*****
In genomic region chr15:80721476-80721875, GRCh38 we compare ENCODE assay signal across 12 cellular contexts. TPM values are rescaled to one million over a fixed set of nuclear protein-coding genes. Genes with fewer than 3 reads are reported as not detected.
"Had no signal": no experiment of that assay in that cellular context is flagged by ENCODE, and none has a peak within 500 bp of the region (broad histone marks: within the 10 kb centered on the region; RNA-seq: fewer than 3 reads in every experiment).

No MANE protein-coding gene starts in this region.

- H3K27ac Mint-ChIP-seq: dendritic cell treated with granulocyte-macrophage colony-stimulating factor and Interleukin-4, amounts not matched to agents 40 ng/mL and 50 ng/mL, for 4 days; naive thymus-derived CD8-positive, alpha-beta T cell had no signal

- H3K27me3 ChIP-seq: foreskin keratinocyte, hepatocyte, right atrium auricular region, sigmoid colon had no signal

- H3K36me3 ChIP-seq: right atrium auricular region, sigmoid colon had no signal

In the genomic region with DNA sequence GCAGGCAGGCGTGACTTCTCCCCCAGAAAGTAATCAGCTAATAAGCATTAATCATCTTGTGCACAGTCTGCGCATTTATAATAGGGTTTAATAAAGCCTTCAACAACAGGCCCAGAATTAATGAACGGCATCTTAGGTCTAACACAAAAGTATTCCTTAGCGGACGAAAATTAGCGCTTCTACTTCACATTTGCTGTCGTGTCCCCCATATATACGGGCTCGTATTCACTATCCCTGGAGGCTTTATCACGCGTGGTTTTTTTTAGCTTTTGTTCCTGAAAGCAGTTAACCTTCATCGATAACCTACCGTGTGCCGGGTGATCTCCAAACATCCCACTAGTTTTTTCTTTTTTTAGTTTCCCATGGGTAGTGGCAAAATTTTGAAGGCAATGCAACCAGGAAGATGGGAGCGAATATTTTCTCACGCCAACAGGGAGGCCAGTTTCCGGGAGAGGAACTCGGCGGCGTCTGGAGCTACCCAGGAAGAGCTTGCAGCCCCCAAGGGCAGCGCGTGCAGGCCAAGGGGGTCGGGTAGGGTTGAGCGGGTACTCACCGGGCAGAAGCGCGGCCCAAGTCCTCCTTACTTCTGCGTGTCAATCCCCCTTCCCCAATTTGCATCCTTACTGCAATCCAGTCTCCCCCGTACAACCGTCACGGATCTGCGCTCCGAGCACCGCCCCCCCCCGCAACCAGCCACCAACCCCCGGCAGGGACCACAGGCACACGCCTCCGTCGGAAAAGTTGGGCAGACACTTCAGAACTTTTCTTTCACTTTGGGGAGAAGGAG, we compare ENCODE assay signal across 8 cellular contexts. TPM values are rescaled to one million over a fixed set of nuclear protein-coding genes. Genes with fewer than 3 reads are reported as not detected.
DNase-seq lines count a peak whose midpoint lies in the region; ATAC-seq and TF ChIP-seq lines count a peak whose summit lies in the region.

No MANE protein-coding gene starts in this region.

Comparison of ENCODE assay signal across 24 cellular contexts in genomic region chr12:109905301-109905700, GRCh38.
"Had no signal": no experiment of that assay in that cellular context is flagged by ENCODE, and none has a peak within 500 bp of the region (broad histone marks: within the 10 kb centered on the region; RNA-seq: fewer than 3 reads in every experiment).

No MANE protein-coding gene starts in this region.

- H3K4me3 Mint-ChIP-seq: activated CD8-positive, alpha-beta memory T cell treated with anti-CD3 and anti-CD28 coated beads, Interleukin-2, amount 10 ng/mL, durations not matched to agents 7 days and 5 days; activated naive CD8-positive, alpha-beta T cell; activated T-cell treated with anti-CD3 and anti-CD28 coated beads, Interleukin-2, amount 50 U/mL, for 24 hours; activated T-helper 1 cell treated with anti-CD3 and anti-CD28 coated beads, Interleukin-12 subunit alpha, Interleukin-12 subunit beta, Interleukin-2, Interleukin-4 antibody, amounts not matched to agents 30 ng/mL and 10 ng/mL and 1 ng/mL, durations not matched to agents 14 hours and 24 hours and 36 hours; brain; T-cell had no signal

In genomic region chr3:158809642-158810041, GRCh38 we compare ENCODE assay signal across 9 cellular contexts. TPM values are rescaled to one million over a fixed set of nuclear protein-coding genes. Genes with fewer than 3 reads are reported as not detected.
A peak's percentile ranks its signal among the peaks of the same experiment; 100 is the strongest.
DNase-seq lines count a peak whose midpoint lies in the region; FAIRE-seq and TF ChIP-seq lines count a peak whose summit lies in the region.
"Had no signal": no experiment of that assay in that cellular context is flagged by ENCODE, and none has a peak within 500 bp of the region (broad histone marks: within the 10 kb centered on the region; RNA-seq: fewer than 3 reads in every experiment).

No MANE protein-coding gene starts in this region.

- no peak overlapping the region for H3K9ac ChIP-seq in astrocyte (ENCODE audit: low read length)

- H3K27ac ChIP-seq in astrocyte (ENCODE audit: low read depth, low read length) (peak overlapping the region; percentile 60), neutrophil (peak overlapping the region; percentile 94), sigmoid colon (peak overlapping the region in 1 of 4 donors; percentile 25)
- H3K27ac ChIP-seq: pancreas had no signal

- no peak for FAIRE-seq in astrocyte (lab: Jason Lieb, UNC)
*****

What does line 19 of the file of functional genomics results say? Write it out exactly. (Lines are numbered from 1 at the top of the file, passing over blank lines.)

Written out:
- no peak overlapping the region for H3K9ac ChIP-seq in astrocyte (ENCODE audit: low read length)